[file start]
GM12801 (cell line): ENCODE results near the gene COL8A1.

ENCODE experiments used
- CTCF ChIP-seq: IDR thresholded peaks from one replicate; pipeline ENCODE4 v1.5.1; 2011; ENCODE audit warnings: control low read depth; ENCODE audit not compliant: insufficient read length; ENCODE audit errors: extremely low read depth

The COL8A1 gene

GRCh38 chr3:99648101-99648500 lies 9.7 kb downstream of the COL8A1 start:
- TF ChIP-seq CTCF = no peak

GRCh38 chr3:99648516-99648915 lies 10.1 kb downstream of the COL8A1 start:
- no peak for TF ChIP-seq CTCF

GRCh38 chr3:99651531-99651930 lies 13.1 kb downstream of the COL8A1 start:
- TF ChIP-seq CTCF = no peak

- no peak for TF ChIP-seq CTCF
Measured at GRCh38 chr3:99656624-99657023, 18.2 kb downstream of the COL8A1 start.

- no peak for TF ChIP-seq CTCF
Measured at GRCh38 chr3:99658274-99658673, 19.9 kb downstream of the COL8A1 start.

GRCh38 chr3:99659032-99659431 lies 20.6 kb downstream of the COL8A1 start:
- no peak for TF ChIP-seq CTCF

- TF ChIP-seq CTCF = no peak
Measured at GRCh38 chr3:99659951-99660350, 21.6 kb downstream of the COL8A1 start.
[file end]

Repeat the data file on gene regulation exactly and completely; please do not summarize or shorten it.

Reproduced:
GM12801 (cell line): ENCODE results near the gene COL8A1.

ENCODE experiments used
- CTCF ChIP-seq: IDR thresholded peaks from one replicate; pipeline ENCODE4 v1.5.1; 2011; ENCODE audit warnings: control low read depth; ENCODE audit not compliant: insufficient read length; ENCODE audit errors: extremely low read depth

The COL8A1 gene

GRCh38 chr3:99648101-99648500 lies 9.7 kb downstream of the COL8A1 start:
- TF ChIP-seq CTCF = no peak

GRCh38 chr3:99648516-99648915 lies 10.1 kb downstream of the COL8A1 start:
- no peak for TF ChIP-seq CTCF

GRCh38 chr3:99651531-99651930 lies 13.1 kb downstream of the COL8A1 start:
- TF ChIP-seq CTCF = no peak

- no peak for TF ChIP-seq CTCF
Measured at GRCh38 chr3:99656624-99657023, 18.2 kb downstream of the COL8A1 start.

- no peak for TF ChIP-seq CTCF
Measured at GRCh38 chr3:99658274-99658673, 19.9 kb downstream of the COL8A1 start.

GRCh38 chr3:99659032-99659431 lies 20.6 kb downstream of the COL8A1 start:
- no peak for TF ChIP-seq CTCF

- TF ChIP-seq CTCF = no peak
Measured at GRCh38 chr3:99659951-99660350, 21.6 kb downstream of the COL8A1 start.